Babies follow a natural progression to settle into the final birth position. Well, not exactly final. So I call it, the starting position for labor. It almost always changes for baby to rotate through the pelvis.
Oxorn and Foote, Obstetric textbook authors, state that most babies are in position at 34 weeks gestation. This means that fewer babies will change position after 34 weeks. We assume that the moms in obstetric studies were not balancing out their tight muscles and short ligaments. They weren’t using Rest Smart positions themselves and they weren’t going to get body work and Chiropractic/Osteopathic.
“My doc isn’t concerned about the position until 36 weeks. You have plenty of time for your baby to move.”
If you spend any time on this website you will know that I don’t exactly agree with that statement. Babies don’t move at random. Their position matches the shape of the room within the uterus. This space is shaped by the abdominal and pelvic muscles, ligaments, and connective tissue (or fascia). The mobility and alignment of the pelvis also make a significant contribution. So, will the baby move into an ideal starting position for labor at 36 weeks? Depends on the room in the womb, I believe. Add balance and babies move in response to the room created by the release of tension or torsion in the soft tissues and joints. Tension comes from living in gravity. I don’t necessarily mean emotional tension. I mean tightness in the muscle, a muscle, several muscles. This effects mobility and alignment. We know that in the second trimester that babies are often laying sideways in a transverse lie. Some are oblique (diagonal).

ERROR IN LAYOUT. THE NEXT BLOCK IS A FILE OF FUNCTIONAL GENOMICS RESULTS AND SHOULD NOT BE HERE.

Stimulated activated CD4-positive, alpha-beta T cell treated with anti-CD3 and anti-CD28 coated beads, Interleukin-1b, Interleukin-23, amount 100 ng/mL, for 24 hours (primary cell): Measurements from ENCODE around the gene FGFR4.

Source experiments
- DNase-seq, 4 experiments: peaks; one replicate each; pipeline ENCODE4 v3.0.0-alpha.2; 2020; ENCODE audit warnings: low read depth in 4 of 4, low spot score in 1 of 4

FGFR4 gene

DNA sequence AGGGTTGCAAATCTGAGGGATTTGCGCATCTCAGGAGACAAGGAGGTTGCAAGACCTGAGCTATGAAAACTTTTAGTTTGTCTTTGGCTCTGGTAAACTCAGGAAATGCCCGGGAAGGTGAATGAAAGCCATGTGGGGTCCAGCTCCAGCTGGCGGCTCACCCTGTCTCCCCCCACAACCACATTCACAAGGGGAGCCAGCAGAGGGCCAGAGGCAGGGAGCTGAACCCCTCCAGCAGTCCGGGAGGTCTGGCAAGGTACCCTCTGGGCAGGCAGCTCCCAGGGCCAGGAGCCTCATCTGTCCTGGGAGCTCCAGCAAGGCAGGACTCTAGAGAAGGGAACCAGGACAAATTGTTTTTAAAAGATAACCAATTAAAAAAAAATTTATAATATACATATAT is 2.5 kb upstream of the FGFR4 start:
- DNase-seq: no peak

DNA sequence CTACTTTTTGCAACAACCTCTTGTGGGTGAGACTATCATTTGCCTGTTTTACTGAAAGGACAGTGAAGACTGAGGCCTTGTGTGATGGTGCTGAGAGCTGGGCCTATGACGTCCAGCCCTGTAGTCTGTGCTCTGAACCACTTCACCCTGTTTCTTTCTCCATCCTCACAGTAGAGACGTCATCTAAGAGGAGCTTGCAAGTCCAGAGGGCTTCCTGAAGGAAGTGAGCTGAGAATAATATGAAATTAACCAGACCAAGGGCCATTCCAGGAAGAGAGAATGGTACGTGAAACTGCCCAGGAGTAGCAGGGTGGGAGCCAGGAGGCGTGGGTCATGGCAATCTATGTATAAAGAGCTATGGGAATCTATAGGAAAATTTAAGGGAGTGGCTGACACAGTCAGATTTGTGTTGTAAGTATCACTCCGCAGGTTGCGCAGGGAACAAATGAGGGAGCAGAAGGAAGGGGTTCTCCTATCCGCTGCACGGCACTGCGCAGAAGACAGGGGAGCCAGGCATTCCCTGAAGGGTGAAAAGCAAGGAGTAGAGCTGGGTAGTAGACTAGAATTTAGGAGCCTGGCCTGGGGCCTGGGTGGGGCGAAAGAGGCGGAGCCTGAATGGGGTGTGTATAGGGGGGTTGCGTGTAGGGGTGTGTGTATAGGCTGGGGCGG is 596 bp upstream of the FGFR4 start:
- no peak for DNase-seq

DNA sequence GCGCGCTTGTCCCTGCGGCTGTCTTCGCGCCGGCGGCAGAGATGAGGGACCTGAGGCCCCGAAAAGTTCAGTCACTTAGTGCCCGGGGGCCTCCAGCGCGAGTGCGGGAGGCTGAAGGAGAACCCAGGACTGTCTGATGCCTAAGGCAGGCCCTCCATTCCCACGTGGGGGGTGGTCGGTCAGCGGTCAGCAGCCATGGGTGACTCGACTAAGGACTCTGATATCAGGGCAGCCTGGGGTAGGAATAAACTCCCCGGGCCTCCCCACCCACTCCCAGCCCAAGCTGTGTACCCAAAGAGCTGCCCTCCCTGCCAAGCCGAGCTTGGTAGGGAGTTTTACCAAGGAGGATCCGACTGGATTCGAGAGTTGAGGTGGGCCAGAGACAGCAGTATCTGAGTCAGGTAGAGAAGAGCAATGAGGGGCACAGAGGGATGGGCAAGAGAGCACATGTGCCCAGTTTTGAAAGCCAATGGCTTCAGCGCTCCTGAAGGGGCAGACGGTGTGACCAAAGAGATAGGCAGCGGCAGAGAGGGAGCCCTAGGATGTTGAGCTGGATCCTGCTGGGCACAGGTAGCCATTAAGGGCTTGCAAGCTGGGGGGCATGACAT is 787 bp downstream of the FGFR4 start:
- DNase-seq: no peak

Timeline for fetal position
26 weeks or so
Babies begin to move to a vertical lie, which means either head down or buttock down. A few more will wait to go vertical until 28 weeks and fewer at 30 weeks. 28-30 weeks, the breech (buttocks/pelvis coming into the mother’s pelvis before the head does) baby often flips head down. A few more will move head down by 32 weeks. Gentle balancing can be done throughout the pregnancy with the Daily and Weekly Activities listed on this site and other ways of moving in pregnancy. We also made the Daily Essentials Video, which leads you through 13 activities that can be done daily throughout pregnancy to bring balance for comfort & may help you have an easier, shorter birth.
You may like to get more active about body balancing if baby isn’t head down.
By 32 weeks
If baby is breech or sideways I suggest getting serious about self-care techniques, such as the
If you have a history of difficult pregnancies or births, cesarean or babies in positions that are challenging, then you might want to get serious earlier. Start early, even before pregnancy if you have a history of car accidents, sports accidents, or work and activities that twist you and make a jolt or sudden stop, like soccer, baseball, running, massage therapy, Chiropractic adjustments from the side, lifting patients, throwing bales of hay, that sort of thing… If baby is breech at 32 weeks get started with flipping activities in earnest and add professional body work no later than 34 weeks. – unless of course, you don’t know you should have done this because you’ve been told it doesn’t matter until 36 weeks. See the Breech Timeline of when to do what in the Breech Section under Baby Positions. If baby is transverse at 32 weeks, read this article and do the activities listed there.